Operator Card

How to Obtain Your Pleasure Craft Operator Card

The Competency of Operators of Pleasure Craft Regulations state that all operators of pleasure craft fitted with a motor and used for recreational purposes are required to have proof of competency with them onboard at all times.

Proof of competency can mean any of the following:

  • A Pleasure Craft Operator Card (PCOC) issued upon the successful completion of a Transport Canada approved test; or
  • Proof of successful completion of an approved boating safety course prior to 1 April 1999;
  • A rental safety checklist completed prior to the rental of a power-driven boat

The regulation applies to all motorized vessels; this includes sailing vessels fitted with auxiliary motors, smaller fishing boats with electric trolling motors and also personal watercraft. Operators who are unable to show proof of competency or a Pleasure Craft Operator Card when requested by law enforcement officers may face fines. For most boaters, the easiest way of obtaining proof of competency is to obtain a Pleasure Craft Operator Card.

The most common form of proof of competency is the Pleasure Craft Operator Card (PCOC).

The Pleasure Craft Operator Card and can only be obtained from a recognized Transport Canada course provider.

No Grandfather Clause

A common misconception is that a grandfather clause exists and that some older or more experienced boaters are exempt from the requirement. This is false. The Pleasure Craft Operator card is required for all operators of motorized vessels in Canada, regardless of age their age or the size of their boat.

Good for life

Once obtained, the Pleasure Craft Operator Card is good for life. Boaters can acquire the card following the successful completion (scoring 75% or higher) of the Transport Canada approved test. Although attending and completing a boating safety course is encouraged, there is no legal requirement to do so. Passing the test is all that is required. Many Canadians are taking their Boater Exam® online.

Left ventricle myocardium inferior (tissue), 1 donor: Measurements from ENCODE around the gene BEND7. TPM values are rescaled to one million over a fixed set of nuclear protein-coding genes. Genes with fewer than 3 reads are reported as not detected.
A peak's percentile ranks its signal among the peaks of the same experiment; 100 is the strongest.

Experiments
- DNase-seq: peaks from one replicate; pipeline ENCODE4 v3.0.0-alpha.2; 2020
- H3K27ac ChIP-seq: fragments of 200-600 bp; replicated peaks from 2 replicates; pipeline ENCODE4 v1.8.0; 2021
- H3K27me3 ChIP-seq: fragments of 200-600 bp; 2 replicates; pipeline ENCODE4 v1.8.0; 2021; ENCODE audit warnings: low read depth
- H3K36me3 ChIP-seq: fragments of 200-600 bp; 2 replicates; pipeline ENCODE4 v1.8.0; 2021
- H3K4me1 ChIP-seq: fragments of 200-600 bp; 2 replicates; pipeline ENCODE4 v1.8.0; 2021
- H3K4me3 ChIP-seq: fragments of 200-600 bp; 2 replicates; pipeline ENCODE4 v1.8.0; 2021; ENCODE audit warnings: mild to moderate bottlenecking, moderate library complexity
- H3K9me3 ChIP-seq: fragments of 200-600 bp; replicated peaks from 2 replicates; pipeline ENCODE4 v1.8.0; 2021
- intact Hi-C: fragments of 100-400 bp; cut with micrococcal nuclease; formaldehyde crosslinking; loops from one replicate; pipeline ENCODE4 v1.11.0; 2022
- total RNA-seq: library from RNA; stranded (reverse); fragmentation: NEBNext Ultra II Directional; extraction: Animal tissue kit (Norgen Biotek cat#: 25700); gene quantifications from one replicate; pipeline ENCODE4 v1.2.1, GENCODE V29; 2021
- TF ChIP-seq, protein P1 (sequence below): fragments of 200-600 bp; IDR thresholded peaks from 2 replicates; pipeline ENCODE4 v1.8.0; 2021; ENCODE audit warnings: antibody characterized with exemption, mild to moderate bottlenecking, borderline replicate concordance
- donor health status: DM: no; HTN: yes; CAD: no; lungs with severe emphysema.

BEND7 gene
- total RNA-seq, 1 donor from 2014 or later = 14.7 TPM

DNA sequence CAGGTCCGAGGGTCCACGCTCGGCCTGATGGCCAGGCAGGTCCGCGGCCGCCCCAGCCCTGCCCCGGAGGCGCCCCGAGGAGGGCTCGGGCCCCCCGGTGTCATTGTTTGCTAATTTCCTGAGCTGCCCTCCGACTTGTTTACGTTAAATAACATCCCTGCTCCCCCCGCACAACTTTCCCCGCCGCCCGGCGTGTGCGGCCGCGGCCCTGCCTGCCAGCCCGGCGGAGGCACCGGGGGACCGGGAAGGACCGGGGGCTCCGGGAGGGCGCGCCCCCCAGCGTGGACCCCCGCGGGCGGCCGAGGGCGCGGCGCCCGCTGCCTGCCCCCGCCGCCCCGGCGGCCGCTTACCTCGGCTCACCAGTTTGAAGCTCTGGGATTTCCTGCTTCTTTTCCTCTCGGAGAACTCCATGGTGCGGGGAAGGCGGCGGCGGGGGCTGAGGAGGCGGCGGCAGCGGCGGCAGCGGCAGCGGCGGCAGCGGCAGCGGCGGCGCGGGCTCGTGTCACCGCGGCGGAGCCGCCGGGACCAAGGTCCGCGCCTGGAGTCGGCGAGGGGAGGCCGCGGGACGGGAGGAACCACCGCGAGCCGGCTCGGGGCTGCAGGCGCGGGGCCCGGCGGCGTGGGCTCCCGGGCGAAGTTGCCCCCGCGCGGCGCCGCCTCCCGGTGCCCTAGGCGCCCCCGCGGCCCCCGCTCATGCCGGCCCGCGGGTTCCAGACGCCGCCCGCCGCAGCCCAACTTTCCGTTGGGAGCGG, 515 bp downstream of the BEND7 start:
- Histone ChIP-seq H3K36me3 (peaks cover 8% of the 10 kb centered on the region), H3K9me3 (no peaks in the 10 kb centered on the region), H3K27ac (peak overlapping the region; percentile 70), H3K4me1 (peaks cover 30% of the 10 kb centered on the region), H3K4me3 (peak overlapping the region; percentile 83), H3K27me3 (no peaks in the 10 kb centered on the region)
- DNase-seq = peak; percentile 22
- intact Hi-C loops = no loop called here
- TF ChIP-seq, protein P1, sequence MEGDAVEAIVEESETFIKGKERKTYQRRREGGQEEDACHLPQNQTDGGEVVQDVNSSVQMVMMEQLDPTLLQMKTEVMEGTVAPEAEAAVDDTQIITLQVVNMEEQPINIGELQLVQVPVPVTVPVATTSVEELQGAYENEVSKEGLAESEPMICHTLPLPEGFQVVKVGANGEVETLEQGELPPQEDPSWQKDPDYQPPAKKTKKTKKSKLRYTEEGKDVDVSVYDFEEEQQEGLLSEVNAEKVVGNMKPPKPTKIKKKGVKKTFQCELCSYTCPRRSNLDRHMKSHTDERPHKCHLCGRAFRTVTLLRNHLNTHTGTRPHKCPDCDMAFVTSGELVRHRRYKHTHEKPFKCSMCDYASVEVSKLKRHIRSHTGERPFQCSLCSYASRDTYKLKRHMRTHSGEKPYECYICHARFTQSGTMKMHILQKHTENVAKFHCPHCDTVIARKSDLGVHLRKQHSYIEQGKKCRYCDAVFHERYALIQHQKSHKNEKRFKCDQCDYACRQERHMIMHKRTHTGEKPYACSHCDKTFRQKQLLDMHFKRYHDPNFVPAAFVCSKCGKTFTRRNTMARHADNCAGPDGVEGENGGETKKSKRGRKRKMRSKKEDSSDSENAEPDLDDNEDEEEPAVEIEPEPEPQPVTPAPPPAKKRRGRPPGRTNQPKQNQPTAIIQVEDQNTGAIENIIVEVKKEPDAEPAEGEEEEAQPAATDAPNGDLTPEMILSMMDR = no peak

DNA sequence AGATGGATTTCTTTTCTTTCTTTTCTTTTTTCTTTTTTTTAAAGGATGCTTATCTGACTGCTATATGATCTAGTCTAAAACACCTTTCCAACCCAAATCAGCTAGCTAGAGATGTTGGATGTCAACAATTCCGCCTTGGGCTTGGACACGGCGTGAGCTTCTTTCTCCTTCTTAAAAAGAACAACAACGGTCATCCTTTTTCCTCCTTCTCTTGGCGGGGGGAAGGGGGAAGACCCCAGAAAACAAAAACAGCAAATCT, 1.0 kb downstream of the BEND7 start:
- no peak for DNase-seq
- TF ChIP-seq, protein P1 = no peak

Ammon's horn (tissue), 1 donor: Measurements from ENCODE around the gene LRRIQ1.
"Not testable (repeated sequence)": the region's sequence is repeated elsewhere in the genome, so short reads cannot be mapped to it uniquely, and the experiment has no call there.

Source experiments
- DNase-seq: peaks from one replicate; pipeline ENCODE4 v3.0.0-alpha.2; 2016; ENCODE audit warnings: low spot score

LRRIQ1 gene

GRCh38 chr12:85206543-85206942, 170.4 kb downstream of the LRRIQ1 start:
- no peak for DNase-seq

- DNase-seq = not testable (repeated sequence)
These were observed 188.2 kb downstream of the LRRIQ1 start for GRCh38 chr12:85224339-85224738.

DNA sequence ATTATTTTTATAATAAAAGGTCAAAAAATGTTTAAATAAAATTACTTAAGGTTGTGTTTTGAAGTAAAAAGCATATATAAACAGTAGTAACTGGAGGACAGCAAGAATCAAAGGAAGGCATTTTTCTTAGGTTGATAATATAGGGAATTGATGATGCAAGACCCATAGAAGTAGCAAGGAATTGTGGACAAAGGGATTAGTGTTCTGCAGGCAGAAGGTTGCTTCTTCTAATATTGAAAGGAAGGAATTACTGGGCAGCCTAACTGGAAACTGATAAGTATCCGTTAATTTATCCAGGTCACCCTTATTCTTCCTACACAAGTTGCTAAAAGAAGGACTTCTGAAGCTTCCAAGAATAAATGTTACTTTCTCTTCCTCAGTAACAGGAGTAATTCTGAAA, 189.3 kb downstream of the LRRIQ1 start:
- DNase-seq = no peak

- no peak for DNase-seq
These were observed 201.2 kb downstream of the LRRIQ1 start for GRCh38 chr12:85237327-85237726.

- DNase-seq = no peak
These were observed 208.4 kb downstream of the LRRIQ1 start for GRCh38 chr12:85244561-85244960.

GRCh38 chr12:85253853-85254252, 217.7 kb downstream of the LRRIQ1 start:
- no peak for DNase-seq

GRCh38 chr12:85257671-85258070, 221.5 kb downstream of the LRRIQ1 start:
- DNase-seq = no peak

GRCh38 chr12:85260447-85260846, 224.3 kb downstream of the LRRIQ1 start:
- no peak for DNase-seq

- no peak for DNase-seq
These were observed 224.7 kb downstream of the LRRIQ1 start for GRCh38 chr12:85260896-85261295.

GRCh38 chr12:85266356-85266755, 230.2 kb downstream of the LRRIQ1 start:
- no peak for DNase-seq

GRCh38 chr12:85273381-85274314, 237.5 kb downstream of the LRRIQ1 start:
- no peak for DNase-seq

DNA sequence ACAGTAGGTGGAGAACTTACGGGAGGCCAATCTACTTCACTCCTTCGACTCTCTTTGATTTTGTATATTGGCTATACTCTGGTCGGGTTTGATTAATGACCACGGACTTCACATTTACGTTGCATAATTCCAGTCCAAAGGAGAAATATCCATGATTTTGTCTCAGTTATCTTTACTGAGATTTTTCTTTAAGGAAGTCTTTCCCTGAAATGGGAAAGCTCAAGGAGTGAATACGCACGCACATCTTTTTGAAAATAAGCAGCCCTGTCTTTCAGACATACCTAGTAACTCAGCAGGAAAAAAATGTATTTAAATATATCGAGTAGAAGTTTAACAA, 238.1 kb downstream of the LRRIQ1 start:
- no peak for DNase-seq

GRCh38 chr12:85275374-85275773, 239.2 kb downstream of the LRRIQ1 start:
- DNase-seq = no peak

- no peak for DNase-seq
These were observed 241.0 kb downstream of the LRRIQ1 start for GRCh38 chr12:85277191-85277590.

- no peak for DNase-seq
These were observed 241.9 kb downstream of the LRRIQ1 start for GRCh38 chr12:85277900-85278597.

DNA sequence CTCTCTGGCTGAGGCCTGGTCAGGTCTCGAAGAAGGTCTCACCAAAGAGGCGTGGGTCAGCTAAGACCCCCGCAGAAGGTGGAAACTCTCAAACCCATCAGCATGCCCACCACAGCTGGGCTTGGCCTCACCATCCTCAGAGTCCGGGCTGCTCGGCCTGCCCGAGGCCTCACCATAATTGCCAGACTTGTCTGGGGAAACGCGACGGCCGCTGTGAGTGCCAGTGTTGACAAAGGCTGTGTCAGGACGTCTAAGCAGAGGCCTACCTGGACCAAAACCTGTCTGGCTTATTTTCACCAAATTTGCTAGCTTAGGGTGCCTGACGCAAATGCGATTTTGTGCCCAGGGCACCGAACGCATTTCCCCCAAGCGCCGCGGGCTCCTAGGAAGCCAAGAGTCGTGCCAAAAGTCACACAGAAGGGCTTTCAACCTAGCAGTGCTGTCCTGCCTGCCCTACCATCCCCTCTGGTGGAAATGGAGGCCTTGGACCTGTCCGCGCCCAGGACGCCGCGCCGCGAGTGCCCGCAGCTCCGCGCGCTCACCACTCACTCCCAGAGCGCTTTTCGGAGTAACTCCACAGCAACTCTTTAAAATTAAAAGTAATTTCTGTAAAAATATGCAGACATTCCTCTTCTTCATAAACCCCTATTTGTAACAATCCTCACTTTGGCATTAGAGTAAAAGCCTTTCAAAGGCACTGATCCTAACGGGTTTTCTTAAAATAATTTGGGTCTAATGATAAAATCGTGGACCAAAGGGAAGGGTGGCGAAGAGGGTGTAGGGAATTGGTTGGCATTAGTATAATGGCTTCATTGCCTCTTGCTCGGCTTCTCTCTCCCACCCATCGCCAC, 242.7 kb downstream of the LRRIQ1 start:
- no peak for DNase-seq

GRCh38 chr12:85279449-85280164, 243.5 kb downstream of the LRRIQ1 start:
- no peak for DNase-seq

The PCOC is not a "Boating License"

Many boaters incorrectly use the term "Boating License" when referring to their Pleasure Craft Operator Card. The Pleasure Craft Operator Card is NOT a boating license. Unlike a driver's license, your card cannot normally be revoked or suspended and is good for life. However, if it is found that the card was issued by fraudulent means, in violation of federal regulations, then the card will be deemed invalid.


  • Non-residents boating in Canada for 45 days or less are not required to have proof of competency. However, if they are operating a vessel registered in Canada then they must have a Pleasure Craft Operator Card (or another form of proof of competency) regardless of how many days they are operating.
  • Non-residents operating an out-of-country vessel for more than 45 consecutive days are required to have proof of competency onboard, such as a Pleasure Craft Operator Card.

Non-residents require proof of citizenship at all times while operating.

Commercial Mariners

The completion of an approved exam is not required for commercial mariners who hold recognized professional maritime certificates. In many instances they can simply apply to obtain their pleasure craft operator card so they may have it onboard when boating recreationally.

Principles of Boating Safety

In the context of the Pleasure Craft Operator Regulations competency simply implies that a person has knowledge of the minimum principles required to boat safely, including but not limited to:

  • Various important nautical terminologies
  • Important aspects of the Collision, Small Vessel and Vessel Restriction Regulations
  • Rules of the road e.g. Right of ways, Navigation rules; navigation lights, etc.
  • Safety procedures and emergency preparedness
  • Safety equipment carriage requirements and its proper use
  • Knowledge of aids to navigation, commonly known as marker buoys
  • Awareness of various weather warnings and terms
  • What to do in an emergency situation e.g. falls overboard, capsizing, mechanical failure, anchoring, lifejackets, visual distress signals.